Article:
Unusually powerful storms like Sandy and Katrina are extreme weather at its most dramatic -- a predictable consequence of a warmer atmosphere and oceans. When you combine such storms with rising sea levels, it's obvious that coastal communities everywhere are vulnerable.

But although we can't prevent more powerful storms, we are far from powerless. We still have time to take action to limit the climate disruption that makes storms more severe. But let's be clear: That time is limited. We can't pass off responsibility to future generations because that tactic has already been used -- on us.

Last week, the European Union showed the rest of the world what taking responsibility looks like by striking an initial deal to require its member countries to cut greenhouse gas emissions 40 percent below 1990 levels by 2030. Could the U.S. make a comparable national commitment? Absolutely. In fact, we could do even better, but only if we force our government to get serious about solving the problem. That will take a powerful, people-driven movement to overcome the money and influence of the corporations whose existence depends on their ability to pollute and exploit without regard for the consequences.

The good news is that such a people-driven movement has already started in this country, and you don't need to look further than the flooding of New York's streets and subways to see it. No, I'm not talking about the storm surge from Sandy but about the human surge of the People's Climate March in Manhattan last month -- the biggest climate demonstration of all time. In fact, so many people filled the streets on that Sunday, September 21, that the same subway system that had been inundated by Sandy set a new ridership record.

The sight of hundreds of thousands of people taking to the streets (and mass transit), united by a common purpose, was a powerful reminder that together we are strong, we are positive, and we are not about to give up on the future.

Posted In: Sierra Club



Renewable energy and energy efficiency are responsible for 70 percent of the drop of carbon pollution in the U.S. since 2007, according to a new report. (Clean Technica)


Officials in Ohio unveiled the first green project that will use natural landscaping to absorb rainwater and runoff that flows into Lake Erie. There will be several other similar projects around the lake to help prevent incidents like the algae bloom that left hundreds of thousands of Toledo residents without water this summer. (Cleveland Plain Dealer)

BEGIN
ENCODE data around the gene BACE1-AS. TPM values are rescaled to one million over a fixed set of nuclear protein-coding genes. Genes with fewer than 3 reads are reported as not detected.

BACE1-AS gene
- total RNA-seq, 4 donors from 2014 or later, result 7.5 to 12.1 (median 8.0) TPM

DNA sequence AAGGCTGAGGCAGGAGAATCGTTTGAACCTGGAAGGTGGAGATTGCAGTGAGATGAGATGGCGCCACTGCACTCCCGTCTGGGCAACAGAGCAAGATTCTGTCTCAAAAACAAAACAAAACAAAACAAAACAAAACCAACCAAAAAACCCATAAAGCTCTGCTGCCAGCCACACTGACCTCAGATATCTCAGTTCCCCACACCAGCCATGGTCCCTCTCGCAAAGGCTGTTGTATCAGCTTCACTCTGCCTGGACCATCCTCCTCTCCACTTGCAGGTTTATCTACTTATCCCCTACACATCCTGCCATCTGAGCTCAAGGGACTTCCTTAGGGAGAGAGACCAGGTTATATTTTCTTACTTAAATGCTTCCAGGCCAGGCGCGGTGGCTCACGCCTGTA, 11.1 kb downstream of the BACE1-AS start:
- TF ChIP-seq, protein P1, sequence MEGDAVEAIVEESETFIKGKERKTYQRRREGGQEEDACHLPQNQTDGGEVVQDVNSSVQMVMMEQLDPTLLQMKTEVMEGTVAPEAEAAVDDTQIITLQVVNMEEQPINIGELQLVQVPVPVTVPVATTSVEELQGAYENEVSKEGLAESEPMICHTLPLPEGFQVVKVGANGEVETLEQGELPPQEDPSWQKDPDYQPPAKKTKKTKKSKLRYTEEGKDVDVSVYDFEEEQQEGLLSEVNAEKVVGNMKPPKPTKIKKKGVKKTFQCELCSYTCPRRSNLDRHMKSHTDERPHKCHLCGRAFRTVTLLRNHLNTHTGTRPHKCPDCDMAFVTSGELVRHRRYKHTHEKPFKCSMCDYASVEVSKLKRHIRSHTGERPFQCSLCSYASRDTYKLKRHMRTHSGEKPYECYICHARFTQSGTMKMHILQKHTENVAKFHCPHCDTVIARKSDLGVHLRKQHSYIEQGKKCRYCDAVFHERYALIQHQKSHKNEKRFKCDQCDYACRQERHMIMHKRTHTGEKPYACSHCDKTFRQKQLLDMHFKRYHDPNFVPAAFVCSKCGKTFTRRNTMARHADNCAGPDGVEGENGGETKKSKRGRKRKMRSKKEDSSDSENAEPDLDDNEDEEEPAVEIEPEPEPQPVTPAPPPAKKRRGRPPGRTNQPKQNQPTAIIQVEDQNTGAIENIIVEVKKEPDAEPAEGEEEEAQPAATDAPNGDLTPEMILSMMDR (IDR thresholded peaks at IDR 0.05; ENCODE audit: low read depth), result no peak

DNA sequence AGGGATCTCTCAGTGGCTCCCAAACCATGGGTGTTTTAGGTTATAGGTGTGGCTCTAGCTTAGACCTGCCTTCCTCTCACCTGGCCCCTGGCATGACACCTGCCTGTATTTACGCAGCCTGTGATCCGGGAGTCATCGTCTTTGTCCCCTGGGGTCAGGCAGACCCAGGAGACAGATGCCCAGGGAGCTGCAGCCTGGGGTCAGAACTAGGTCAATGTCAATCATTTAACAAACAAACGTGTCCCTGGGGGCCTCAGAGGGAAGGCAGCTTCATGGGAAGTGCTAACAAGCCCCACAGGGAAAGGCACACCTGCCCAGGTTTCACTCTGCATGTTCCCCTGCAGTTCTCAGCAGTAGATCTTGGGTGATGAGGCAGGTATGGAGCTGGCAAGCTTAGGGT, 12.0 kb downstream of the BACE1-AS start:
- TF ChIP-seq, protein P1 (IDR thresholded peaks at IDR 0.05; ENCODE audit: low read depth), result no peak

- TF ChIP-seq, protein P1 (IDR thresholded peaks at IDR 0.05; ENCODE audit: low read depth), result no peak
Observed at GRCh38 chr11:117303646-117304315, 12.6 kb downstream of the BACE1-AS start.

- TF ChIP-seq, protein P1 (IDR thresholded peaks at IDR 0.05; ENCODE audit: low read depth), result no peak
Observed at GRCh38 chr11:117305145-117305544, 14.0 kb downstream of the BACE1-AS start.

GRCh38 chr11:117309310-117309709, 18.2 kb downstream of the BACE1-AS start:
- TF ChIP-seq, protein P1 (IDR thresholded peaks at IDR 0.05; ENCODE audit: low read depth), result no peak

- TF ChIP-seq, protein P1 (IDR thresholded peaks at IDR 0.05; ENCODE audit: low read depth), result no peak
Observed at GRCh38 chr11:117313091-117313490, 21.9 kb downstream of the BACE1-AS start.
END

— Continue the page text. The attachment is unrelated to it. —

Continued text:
Climate and elections – The group led by environmentalist and philanthropist Tom Steyer has released a hard-hitting ad voiced by Woody Harrelson arguing to hold politicians accountable for their wrong views that climate change isn’t happening. (The Hill)

Bhopal – Thirty years ago, a chemical disaster in Bhopal, India released more than 40 tons of toxic chemicals into the air, killing 10,000 immediately and affecting hundreds of thousands over the coming decades. This piece examines how safety has (and mostly hasn’t) improved in the U.S. years after the world’s worst chemical disaster. (Al-Jazeera America)


You should check out this piece that looks at how the community leaders are driving action at the local political level over concerns about climate change. Reality is setting in, especially in Florida and other areas on the coast, and that’s causing local leaders to focus on climate change and look for solutions. (New York Times)


Leading the charge – An opinion piece from the BlueGreen Alliance’s Executive Director Kim Glas and Utility Workers Union of America's National President Michael Langford lauds the action recently taken by California to curb methane emissions from natural gas distribution lines and argues for other states to follow suit to reduce methane emissions now. (Sacramento Bee) 


An innovative report released today shows that repairing America’s infrastructure could create 2.7 million jobs across the economy and increase the national Gross Domestic Product (GDP) by $377 billion, while reducing carbon pollution and other greenhouse gas emissions and better protecting communities from the impacts of climate change. (BlueGreen Alliance)


EU to lower emissions – Leaders from 28 European union countries have agreed on a target to lower emissions by at least 40 percent, compared with 1990 levels, by 2030. (New York Times)

Renewables at home – According to a new study, politics and income may not be as important factors in solar use as previously thought. (Washington Post)

Posted In: The Source